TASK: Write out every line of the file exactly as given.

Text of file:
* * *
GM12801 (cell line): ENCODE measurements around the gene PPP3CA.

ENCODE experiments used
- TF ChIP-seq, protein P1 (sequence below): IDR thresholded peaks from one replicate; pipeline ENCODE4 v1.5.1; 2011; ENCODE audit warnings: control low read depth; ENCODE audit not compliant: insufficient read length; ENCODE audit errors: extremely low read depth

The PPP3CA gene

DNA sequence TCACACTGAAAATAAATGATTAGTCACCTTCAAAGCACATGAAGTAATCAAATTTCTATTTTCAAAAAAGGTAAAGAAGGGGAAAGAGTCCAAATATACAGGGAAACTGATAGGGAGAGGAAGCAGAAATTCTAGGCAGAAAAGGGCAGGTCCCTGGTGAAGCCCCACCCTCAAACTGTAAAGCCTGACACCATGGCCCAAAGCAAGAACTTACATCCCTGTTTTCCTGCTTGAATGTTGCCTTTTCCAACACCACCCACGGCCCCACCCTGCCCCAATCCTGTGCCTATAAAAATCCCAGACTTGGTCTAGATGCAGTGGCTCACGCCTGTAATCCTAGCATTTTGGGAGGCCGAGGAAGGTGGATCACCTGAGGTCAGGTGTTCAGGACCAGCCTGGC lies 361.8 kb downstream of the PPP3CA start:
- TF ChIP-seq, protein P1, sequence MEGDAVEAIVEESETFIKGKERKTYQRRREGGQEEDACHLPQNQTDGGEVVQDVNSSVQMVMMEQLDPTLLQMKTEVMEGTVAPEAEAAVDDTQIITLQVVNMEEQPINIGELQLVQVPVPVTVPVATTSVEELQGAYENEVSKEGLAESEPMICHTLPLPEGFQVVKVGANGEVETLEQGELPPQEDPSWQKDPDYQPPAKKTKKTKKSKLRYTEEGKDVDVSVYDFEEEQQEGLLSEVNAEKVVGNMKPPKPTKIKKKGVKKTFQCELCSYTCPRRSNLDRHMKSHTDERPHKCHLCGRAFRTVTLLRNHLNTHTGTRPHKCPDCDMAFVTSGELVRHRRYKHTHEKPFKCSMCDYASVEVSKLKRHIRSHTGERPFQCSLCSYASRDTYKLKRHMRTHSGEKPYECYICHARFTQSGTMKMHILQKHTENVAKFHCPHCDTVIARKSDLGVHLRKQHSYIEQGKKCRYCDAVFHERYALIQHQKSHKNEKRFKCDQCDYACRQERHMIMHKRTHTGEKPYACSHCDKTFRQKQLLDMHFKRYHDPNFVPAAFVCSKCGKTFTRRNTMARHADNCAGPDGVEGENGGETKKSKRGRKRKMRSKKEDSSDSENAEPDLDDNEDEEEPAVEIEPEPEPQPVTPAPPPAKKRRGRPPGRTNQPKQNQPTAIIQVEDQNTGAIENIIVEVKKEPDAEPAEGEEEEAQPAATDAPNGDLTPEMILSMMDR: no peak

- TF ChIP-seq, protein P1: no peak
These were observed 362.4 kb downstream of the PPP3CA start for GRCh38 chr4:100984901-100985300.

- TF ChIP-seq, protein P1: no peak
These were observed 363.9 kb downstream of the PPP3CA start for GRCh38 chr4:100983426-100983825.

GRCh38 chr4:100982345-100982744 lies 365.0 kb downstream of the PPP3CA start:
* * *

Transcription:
GM12801 (cell line): ENCODE measurements around the gene PPP3CA.

ENCODE experiments used
- TF ChIP-seq, protein P1 (sequence below): IDR thresholded peaks from one replicate; pipeline ENCODE4 v1.5.1; 2011; ENCODE audit warnings: control low read depth; ENCODE audit not compliant: insufficient read length; ENCODE audit errors: extremely low read depth

The PPP3CA gene

DNA sequence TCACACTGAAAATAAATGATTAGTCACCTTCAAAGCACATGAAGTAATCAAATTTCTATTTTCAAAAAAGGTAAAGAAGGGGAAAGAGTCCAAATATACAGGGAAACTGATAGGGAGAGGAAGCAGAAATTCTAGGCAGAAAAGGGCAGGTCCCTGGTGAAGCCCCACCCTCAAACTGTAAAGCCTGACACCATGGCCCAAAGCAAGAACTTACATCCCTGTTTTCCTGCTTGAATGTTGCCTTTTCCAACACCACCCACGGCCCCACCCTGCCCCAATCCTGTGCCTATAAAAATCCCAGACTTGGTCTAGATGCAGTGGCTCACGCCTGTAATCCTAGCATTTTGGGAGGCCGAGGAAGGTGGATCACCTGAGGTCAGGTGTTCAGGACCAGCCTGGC lies 361.8 kb downstream of the PPP3CA start:
- TF ChIP-seq, protein P1, sequence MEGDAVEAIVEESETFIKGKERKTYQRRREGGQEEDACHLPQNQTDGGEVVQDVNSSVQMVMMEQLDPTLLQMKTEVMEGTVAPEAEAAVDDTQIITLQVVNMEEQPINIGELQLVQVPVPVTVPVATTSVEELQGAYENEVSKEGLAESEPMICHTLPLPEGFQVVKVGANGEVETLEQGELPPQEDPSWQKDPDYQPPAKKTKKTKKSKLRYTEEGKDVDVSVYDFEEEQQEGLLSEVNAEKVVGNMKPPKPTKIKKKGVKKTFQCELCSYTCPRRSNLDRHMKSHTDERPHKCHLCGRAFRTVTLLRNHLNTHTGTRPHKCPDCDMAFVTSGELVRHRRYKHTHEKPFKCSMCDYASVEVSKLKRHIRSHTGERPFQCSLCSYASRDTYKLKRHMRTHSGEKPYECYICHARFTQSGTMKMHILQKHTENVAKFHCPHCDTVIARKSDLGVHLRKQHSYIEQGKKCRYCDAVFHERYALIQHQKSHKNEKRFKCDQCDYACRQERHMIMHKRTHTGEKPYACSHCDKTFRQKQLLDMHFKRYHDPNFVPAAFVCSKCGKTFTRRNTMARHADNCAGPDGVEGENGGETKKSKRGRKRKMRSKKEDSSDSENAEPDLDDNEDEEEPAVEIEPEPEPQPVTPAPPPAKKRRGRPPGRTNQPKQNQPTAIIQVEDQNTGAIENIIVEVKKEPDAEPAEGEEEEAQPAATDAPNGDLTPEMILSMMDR: no peak

- TF ChIP-seq, protein P1: no peak
These were observed 362.4 kb downstream of the PPP3CA start for GRCh38 chr4:100984901-100985300.

- TF ChIP-seq, protein P1: no peak
These were observed 363.9 kb downstream of the PPP3CA start for GRCh38 chr4:100983426-100983825.

GRCh38 chr4:100982345-100982744 lies 365.0 kb downstream of the PPP3CA start: